hobo teenagers -- 10/04/17

Today's selection -- from The Great Railroad Revolution by Christian Wolmar. The two predominant eras for hoboes -- the common slang term for migrant laborers, especially those who illegally traveled on trains -- were the years after the Civil War and the years of the Great Depression:

"It was the ... suspicion and dislike of the railroad companies that led to the romanticization of the hoboes who jumped freight trains and trav­eled free. Like train robbers, they enjoyed a measure of public support be­cause they were perceived as getting one over on rapacious corporations who saw fit to hand out huge numbers of free passes to VIPs, especially politicians, who might be useful to them and were contemptuously known as 'deadheads' or 'fare beaters.' The phenomenon of hoboes jumping trains had its roots in the chaotic aftermath of the Civil War, when large numbers of rootless men traveled the country with little clear purpose. Some were tramps, living life permanently on the road and never seeking work, but most men jumped trains in order to seek work or a new life, most commonly out west. It was a precarious way to travel. If possible, they boarded the trains at stations or freight sidings, but sometimes they hopped on trains trundling slowly through towns, running the obvious risk of being dragged underneath. There was a constant game of cat and
mouse between the train conductors and the hoboes, who rode anywhere on the train where they could keep out of view of the crew.

Two hobos walking along railroad tracks
after being put off a train. One is carrying a bindle.

"The most perilous hiding place was on top of the cars, where falling asleep could prove fatal, but it could be equally dangerous to ride between or underneath the cars. The lucky ones found an empty wagon or broke into one, which they raided for any food or portable valuables. They risked the wrath of the conductors, who, however, sometimes turned a blind eye to these free­loaders, not least because many of them were former railroad workers or, indeed, were seeking a job on the railroads. Many of the hoboes, of course, had a drinking problem, as did many railroad workers, especially the driv­ers. According to Dee Brown, 'Pioneer engineers on the Western railroads had a reputation for heavy drinking' as an antidote to the stresses of oper­ating trains in such dangerous conditions, with the risk of attacks by robbers, derailments caused by the poor track, or collisions with other lo­comotives or livestock. Passengers occasionally attributed particularly bumpy rides to the lack of sobriety of the train crew, and, although drink­ing was a fireable offense, the railroad companies often took a lenient atti­tude, recognizing the pressures of the job. ...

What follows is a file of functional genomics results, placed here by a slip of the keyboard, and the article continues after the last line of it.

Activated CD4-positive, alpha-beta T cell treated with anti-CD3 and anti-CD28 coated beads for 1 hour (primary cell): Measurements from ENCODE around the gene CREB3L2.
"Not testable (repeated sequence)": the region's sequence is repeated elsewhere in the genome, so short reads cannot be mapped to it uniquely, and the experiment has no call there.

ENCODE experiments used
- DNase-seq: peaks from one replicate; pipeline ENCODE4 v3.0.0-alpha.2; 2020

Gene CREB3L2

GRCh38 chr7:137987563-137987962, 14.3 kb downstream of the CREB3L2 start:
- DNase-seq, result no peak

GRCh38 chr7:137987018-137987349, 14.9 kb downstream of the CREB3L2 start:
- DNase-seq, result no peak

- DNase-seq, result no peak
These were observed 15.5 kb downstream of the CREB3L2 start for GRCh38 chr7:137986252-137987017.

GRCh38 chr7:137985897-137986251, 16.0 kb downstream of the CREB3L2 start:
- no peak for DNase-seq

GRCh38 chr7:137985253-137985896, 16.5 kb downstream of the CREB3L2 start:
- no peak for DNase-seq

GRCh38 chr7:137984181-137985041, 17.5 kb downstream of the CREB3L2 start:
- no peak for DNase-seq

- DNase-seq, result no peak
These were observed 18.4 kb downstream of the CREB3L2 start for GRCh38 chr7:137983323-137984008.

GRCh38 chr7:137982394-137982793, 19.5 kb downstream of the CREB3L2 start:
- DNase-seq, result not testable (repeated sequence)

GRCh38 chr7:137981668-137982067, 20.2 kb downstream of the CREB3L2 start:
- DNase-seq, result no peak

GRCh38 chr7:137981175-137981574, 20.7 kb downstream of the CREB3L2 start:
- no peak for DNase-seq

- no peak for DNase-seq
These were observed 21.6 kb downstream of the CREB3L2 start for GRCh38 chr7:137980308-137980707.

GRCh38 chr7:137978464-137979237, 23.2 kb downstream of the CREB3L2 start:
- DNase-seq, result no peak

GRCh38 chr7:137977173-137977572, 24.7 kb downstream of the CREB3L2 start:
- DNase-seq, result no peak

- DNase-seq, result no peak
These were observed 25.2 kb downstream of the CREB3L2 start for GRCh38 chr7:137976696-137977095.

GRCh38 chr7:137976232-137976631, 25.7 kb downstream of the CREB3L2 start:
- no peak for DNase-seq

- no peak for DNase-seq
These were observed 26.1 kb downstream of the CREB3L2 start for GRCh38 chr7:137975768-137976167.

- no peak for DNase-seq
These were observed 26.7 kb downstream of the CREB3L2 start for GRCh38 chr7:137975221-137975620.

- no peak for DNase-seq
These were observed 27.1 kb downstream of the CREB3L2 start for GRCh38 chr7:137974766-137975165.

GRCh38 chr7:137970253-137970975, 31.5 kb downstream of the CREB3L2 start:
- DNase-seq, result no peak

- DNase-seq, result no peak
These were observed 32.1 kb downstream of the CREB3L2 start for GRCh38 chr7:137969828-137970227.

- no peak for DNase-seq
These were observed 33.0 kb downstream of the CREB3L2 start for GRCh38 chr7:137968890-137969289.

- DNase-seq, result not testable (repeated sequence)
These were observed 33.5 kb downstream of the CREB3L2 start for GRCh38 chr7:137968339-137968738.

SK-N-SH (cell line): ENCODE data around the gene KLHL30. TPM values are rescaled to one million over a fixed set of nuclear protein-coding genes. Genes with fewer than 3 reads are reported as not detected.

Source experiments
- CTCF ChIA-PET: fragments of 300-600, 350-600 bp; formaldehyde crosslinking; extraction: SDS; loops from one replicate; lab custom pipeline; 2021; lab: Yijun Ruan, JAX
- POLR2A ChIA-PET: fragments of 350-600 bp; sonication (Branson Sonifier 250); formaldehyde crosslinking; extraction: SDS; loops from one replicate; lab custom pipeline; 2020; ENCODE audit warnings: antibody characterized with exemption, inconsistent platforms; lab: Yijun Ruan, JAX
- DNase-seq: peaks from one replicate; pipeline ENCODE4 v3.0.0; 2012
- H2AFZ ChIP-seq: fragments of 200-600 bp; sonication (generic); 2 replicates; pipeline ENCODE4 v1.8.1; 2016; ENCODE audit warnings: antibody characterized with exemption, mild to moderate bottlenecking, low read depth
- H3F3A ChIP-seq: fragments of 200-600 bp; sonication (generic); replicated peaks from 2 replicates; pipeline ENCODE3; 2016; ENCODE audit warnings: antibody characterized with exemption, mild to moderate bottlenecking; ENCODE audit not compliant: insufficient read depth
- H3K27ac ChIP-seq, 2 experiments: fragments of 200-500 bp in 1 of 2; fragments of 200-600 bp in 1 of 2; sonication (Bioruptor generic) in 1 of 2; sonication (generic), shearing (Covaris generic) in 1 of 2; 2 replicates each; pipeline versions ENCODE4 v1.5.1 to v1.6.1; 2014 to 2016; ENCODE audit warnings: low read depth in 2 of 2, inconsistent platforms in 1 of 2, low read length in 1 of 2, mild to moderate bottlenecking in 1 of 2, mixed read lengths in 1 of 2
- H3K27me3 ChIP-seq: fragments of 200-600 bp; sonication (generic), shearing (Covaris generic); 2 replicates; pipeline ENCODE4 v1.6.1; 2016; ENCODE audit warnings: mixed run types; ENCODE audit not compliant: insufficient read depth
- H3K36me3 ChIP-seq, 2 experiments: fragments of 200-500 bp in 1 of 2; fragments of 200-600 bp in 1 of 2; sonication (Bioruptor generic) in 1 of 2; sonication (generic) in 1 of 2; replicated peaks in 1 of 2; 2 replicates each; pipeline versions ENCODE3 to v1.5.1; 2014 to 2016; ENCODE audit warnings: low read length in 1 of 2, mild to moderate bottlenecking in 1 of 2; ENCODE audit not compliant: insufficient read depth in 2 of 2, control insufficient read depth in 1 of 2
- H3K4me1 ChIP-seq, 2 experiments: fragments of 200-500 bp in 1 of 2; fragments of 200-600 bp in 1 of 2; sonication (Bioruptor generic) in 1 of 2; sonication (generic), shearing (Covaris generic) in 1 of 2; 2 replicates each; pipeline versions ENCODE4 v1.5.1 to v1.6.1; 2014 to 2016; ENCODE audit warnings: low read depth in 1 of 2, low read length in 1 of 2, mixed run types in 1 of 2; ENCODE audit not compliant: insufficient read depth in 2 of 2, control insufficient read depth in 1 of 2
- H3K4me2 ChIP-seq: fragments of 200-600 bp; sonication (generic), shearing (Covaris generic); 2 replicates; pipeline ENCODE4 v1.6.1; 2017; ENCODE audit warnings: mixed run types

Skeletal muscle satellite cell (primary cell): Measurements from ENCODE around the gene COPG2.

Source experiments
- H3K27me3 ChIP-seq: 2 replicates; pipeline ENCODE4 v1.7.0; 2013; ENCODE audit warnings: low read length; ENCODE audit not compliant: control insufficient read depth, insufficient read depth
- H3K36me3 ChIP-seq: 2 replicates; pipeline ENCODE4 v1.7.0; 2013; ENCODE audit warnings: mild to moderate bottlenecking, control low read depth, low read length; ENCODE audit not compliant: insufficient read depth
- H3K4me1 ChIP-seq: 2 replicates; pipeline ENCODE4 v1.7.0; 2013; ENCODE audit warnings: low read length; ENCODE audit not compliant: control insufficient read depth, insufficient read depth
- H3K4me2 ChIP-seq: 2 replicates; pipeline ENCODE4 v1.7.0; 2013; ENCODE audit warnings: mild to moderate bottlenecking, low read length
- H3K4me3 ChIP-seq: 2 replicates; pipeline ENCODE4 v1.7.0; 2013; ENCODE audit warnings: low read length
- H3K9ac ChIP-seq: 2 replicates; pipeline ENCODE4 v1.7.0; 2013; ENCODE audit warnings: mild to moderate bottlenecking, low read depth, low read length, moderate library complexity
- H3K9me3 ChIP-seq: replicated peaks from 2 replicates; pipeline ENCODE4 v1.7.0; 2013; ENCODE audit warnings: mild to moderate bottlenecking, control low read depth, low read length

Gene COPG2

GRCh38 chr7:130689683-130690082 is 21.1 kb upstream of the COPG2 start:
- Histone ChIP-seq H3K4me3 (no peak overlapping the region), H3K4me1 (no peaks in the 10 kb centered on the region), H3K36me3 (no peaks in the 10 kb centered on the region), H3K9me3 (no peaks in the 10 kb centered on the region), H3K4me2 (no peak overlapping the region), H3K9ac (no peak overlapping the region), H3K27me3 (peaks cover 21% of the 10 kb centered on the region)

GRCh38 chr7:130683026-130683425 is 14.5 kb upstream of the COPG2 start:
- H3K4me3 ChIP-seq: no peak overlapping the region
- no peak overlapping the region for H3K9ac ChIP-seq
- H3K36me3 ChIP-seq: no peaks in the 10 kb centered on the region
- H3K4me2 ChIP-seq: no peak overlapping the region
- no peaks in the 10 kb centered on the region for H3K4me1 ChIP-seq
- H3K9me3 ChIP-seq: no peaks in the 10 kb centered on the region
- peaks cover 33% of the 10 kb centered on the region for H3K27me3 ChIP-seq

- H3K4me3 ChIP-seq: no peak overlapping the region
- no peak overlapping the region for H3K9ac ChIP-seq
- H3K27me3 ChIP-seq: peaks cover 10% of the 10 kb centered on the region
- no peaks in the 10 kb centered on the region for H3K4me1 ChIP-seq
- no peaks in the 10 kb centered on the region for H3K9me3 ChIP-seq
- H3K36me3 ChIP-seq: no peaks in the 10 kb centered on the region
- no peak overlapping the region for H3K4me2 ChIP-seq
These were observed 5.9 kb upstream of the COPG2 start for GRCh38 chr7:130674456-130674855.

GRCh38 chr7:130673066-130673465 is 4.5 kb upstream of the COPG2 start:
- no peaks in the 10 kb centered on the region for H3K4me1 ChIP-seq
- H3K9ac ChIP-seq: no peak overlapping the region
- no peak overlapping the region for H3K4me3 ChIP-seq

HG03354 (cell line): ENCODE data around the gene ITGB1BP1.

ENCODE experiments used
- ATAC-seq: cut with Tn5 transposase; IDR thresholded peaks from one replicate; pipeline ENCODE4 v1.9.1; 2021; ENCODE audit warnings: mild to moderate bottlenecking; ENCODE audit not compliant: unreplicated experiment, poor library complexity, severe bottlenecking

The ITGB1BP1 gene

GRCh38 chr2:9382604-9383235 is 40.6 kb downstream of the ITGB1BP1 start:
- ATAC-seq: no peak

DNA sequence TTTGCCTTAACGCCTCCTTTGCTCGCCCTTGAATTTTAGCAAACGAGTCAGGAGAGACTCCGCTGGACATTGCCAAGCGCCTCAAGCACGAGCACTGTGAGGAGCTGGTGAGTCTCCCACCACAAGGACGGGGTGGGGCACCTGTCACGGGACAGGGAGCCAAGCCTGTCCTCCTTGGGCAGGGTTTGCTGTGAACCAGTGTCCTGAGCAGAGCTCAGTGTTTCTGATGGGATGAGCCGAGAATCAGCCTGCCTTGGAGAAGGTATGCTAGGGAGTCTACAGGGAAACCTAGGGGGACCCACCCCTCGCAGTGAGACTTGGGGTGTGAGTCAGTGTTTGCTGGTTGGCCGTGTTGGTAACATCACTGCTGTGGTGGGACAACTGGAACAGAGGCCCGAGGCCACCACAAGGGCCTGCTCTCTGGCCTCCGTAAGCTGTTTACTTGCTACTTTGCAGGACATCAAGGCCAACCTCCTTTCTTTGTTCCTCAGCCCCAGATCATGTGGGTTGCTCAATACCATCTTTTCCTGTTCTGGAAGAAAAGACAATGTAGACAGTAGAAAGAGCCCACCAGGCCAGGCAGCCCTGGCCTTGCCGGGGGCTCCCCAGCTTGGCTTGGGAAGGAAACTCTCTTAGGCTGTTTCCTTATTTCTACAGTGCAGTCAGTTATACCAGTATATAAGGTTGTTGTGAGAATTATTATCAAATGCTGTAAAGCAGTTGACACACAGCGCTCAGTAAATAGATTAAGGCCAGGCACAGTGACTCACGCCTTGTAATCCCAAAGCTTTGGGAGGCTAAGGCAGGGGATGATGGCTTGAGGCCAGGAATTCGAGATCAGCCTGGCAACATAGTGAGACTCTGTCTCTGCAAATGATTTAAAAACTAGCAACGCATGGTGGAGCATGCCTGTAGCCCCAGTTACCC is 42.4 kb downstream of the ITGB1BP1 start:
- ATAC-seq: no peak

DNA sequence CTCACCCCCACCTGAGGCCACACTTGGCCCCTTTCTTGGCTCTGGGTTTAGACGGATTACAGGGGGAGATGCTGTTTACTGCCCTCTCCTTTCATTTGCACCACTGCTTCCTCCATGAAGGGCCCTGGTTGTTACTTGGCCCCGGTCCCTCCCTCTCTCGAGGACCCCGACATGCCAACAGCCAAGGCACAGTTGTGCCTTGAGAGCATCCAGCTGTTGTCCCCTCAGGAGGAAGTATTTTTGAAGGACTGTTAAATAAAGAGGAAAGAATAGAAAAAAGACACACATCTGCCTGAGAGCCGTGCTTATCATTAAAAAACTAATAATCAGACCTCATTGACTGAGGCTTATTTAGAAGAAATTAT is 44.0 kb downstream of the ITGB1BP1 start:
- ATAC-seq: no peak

Men sharing a meal at a hobo jungle in 1895. (Via the Hobo Museum)

"There had been hoboes on the railroads ever since the American Civil War, but with the Depression the phenomenon increased exponentially. Moreover, it was not just adults but a vast horde of teenagers who were on the move, es­timated by Errol Lincoln Uys to number a quarter of a million in the 1930s: 'Often as young as thirteen, each one came from a different background, each left home to ride the rails for different reasons, and each had unique experiences.' They were part of an army, estimated at 1.5 million during the peak years of the early 1930s, who used the railroads to get around the country to seek work. They suffered a terrible toll. According to the Interstate Commerce Commission, in the decade to 1939 nearly twenty­-five thousand trespassers -- seven a day -- were killed and the same number injured, often losing a limb, on railroad property. Although not all of these would have been hoboes, a great proportion undoubtedly were, as jumping on and off moving trains was a hazardous business, belying the romantic notion of the life often presented in films and books. Hoboes, who have an annual convention every year in Britt, Iowa, distinguish themselves clearly from tramps and bums. Whereas hoboes travel and work, a tramp travels and begs, while a bum, who may or may not go on the road, simply drinks or takes drugs. The number was greatly reduced after the Second World War, partly by the greater affluence, but also by the conversion to diesels, which unlike steam locomotives do not have to stop for water, giving hoboes fewer opportunities to jump on and off trains. Hitchhiking for a while be­came their preferred mode of travel, and today greater security and containerization make jumping the rails far less common."

 | www.delanceyplace.com


Christian Wolmar


The Great Railroad Revolution: The History of Trains in America




Copyright 2012 by Christian Wolmar


205-206, 317-318
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